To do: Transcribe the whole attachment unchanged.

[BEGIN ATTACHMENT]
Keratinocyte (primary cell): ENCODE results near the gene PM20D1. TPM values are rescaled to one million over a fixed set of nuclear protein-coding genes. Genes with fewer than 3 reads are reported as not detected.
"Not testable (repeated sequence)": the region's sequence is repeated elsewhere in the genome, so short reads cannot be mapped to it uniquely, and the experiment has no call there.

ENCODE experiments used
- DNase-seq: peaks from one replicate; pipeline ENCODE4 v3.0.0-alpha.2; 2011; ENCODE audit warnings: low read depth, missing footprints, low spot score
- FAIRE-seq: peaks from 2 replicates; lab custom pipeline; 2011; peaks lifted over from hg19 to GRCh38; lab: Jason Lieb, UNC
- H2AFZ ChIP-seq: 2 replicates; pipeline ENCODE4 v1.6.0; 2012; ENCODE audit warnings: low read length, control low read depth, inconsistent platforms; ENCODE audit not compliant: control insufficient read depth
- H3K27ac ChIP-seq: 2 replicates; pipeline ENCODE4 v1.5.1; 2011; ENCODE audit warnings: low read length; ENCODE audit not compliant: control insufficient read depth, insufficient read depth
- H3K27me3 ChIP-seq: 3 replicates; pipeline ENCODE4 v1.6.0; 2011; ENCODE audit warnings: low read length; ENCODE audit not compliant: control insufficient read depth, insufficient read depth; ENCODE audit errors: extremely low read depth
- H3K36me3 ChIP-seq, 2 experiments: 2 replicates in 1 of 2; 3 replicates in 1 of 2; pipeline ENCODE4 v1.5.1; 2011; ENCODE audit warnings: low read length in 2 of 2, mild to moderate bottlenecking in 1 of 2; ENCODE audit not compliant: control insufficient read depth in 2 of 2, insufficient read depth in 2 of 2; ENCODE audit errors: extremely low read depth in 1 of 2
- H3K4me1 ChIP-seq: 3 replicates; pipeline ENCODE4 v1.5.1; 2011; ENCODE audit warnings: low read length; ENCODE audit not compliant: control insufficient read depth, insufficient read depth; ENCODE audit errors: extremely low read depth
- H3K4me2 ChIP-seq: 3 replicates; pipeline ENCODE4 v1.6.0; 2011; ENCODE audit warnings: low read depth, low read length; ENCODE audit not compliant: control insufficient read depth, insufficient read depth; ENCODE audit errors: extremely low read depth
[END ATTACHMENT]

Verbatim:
Keratinocyte (primary cell): ENCODE results near the gene PM20D1. TPM values are rescaled to one million over a fixed set of nuclear protein-coding genes. Genes with fewer than 3 reads are reported as not detected.
"Not testable (repeated sequence)": the region's sequence is repeated elsewhere in the genome, so short reads cannot be mapped to it uniquely, and the experiment has no call there.

ENCODE experiments used
- DNase-seq: peaks from one replicate; pipeline ENCODE4 v3.0.0-alpha.2; 2011; ENCODE audit warnings: low read depth, missing footprints, low spot score
- FAIRE-seq: peaks from 2 replicates; lab custom pipeline; 2011; peaks lifted over from hg19 to GRCh38; lab: Jason Lieb, UNC
- H2AFZ ChIP-seq: 2 replicates; pipeline ENCODE4 v1.6.0; 2012; ENCODE audit warnings: low read length, control low read depth, inconsistent platforms; ENCODE audit not compliant: control insufficient read depth
- H3K27ac ChIP-seq: 2 replicates; pipeline ENCODE4 v1.5.1; 2011; ENCODE audit warnings: low read length; ENCODE audit not compliant: control insufficient read depth, insufficient read depth
- H3K27me3 ChIP-seq: 3 replicates; pipeline ENCODE4 v1.6.0; 2011; ENCODE audit warnings: low read length; ENCODE audit not compliant: control insufficient read depth, insufficient read depth; ENCODE audit errors: extremely low read depth
- H3K36me3 ChIP-seq, 2 experiments: 2 replicates in 1 of 2; 3 replicates in 1 of 2; pipeline ENCODE4 v1.5.1; 2011; ENCODE audit warnings: low read length in 2 of 2, mild to moderate bottlenecking in 1 of 2; ENCODE audit not compliant: control insufficient read depth in 2 of 2, insufficient read depth in 2 of 2; ENCODE audit errors: extremely low read depth in 1 of 2
- H3K4me1 ChIP-seq: 3 replicates; pipeline ENCODE4 v1.5.1; 2011; ENCODE audit warnings: low read length; ENCODE audit not compliant: control insufficient read depth, insufficient read depth; ENCODE audit errors: extremely low read depth
- H3K4me2 ChIP-seq: 3 replicates; pipeline ENCODE4 v1.6.0; 2011; ENCODE audit warnings: low read depth, low read length; ENCODE audit not compliant: control insufficient read depth, insufficient read depth; ENCODE audit errors: extremely low read depth